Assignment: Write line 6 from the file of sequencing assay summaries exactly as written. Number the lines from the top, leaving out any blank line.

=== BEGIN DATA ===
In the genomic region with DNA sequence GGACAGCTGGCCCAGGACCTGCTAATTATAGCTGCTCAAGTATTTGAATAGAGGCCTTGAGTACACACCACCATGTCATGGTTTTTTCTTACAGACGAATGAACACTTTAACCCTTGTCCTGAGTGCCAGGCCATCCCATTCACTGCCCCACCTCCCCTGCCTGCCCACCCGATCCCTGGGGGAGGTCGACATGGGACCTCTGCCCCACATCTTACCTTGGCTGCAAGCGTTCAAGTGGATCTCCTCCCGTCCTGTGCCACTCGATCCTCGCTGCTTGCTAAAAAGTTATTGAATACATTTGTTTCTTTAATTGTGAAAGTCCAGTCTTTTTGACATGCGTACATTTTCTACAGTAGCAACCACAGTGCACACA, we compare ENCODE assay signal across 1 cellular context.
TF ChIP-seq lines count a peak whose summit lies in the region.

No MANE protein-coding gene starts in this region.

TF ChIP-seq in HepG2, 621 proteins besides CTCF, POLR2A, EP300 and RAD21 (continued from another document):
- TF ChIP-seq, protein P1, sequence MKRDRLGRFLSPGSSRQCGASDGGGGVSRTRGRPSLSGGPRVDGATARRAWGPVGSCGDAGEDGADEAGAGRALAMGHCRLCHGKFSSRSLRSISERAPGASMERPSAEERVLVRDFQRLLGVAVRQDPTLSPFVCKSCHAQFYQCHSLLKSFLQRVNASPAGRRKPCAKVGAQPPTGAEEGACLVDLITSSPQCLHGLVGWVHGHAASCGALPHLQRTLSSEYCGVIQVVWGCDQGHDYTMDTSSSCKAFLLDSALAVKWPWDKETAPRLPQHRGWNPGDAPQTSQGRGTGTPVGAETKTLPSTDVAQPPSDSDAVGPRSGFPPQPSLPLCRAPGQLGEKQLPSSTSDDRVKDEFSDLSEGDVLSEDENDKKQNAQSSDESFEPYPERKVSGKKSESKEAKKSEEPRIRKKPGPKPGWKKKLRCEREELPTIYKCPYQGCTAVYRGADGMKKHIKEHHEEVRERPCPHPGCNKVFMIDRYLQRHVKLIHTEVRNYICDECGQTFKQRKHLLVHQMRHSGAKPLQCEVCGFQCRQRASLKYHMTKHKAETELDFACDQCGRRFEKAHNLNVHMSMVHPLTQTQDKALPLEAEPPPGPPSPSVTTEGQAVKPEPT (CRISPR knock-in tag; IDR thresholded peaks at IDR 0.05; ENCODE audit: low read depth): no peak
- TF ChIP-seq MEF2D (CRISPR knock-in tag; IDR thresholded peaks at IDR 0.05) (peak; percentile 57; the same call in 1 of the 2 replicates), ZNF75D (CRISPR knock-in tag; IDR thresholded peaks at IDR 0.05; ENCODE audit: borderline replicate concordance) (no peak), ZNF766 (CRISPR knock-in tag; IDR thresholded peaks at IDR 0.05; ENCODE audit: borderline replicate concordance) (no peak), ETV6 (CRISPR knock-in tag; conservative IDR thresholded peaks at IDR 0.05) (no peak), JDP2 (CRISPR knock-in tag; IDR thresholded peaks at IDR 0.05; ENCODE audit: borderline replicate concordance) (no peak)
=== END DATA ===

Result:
- TF ChIP-seq MEF2D (CRISPR knock-in tag; IDR thresholded peaks at IDR 0.05) (peak; percentile 57; the same call in 1 of the 2 replicates), ZNF75D (CRISPR knock-in tag; IDR thresholded peaks at IDR 0.05; ENCODE audit: borderline replicate concordance) (no peak), ZNF766 (CRISPR knock-in tag; IDR thresholded peaks at IDR 0.05; ENCODE audit: borderline replicate concordance) (no peak), ETV6 (CRISPR knock-in tag; conservative IDR thresholded peaks at IDR 0.05) (no peak), JDP2 (CRISPR knock-in tag; IDR thresholded peaks at IDR 0.05; ENCODE audit: borderline replicate concordance) (no peak)